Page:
VIKA Design Teams in the Field

In Maryland and the District, almost every project we design has various Environmental Site Design (ESD) elements to treat and reduce runoff (such as green roof, bio-gardens and/or planters, etc.) As our Landscape Architecture Teams take on more oversight of the detailing of these elements, we believe it is important to keep track of construction and performance.  Thus, in late summer, our Landscape Architects from the Virginia, DC, and Maryland offices converged at the site of an ongoing VIKA Maryland project in Gaithersburg, Maryland.   The goal was to learn from current projects and encourage innovative solutions to integrate these elements into the site design concept.

Josh Sloan, Director of Planning and Landscape Architecture, began by sharing the vision for our landscape architecture studios, as our design practice is growing faster than most other components of our company.  For this overview, we held our meeting in the lounge area of the Crown Farm community center, known as The Retreat, where were able to view the next two phases of development currently in the schematic design phase.  Crown Farm is a mixed-use development about half complete, while the second have is being designed and entitled by the engineering and landscape architecture groups from VIKA Maryland.

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After sharing the vision and some current projects on the boards, the Team convoyed to sites under construction to discuss how the design process, design challenges, solutions, and lessons learned materialized into finished works.

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At our first stop, Steve Cook explains how these roadside micro-bioretention structures at West Side Shady Grove Station by EYA were precast off-site and then set in place.  And how the connection of the structures and inlet grates will be completed after the site is stabilized.

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Nearby, the transition of the porous paver running bond pattern to a herringbone pattern below shows one solution in detailing paver layout when confronted with a tight radius.

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Looking at another stormwater feature, Doug Koeser and Steve Cook get into their work (these plants are primarily Wax Myrtle and Switchgrass) and some finer points of micro-bioretention design.  This larger structure below provides opportunities for a palette of larger and more varied plant material. Also discussed was the importance of maintaining safety measures to reduce the risk of falling because of its proximity to adjacent to walkways.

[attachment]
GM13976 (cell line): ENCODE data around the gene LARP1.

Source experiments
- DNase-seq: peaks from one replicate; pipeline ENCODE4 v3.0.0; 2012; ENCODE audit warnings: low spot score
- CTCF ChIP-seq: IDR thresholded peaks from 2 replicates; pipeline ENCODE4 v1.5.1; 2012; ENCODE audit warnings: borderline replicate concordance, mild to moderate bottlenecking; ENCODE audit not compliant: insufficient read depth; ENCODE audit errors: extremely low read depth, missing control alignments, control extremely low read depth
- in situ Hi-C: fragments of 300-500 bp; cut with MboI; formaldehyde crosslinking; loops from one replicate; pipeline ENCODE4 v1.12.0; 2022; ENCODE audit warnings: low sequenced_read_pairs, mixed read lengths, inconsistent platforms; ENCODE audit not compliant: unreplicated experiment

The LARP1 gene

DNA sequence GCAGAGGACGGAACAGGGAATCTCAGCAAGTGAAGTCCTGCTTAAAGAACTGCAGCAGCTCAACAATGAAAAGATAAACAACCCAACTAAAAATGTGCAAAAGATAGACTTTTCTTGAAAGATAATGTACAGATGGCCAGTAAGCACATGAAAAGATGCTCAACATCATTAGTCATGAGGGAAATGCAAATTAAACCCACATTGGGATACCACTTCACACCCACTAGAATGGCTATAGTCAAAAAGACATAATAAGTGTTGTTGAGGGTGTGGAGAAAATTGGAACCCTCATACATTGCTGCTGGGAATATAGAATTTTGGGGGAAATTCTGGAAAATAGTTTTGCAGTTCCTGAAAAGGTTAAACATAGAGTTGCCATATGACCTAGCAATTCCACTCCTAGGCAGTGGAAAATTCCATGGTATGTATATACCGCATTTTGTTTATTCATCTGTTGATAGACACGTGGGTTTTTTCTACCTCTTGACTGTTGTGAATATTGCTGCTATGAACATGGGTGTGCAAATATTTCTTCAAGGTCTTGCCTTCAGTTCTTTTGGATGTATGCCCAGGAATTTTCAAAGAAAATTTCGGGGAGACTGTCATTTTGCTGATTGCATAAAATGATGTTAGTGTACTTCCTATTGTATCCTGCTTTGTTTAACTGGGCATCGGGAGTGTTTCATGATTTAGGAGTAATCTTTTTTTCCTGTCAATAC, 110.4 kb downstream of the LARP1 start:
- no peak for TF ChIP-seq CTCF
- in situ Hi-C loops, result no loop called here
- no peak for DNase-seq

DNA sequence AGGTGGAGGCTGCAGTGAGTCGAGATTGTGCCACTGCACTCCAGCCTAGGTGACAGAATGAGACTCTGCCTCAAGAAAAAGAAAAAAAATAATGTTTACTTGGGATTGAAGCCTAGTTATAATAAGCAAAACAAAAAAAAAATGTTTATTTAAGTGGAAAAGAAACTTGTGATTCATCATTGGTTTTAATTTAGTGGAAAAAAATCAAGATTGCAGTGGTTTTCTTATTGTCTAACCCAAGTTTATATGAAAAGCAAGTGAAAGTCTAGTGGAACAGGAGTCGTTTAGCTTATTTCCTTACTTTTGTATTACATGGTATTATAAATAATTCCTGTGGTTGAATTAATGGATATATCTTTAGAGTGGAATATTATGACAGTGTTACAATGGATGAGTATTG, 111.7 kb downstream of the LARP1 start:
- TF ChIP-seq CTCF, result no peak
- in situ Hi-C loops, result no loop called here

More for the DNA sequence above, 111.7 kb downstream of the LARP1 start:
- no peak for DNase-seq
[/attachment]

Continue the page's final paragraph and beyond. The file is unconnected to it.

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The roadside micro bio-retention features at Montgomery Row by EYA in Bethesda, MD are more urban than Shady Grove Station and required full pedestrian access around each feature to accommodate on-street parking and access along the townhome frontage. Note the score joint placement, decorative grates and planting that accent the edges, create rhythm and hierarchy.

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Josh Sloan marvels over the size of this micro bio-retention structure designed to manage roof runoff from adjacent townhomes. The filter media is about 6’ deep and will be home for a community of herbaceous and woody plant materials that, when combined with the soil microbes, will help convert pollutants into more benign substances, filter suspended solids, and slow runoff.

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The promenade below at Montgomery Row serves as a fire access lane, walking path, and bike lane. The placement of tree notches, scoring and finish help make the multi-use path a valuable site amenity.

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Free of our safety gear, the design team returns to Crown neighborhood 2 in Gaithersburg, Maryland in route to Paladar for happy  hour.  This image shows a different bio-retention design – a bioswale – afforded by a broader tree panel section where we could grade to the base without side walls.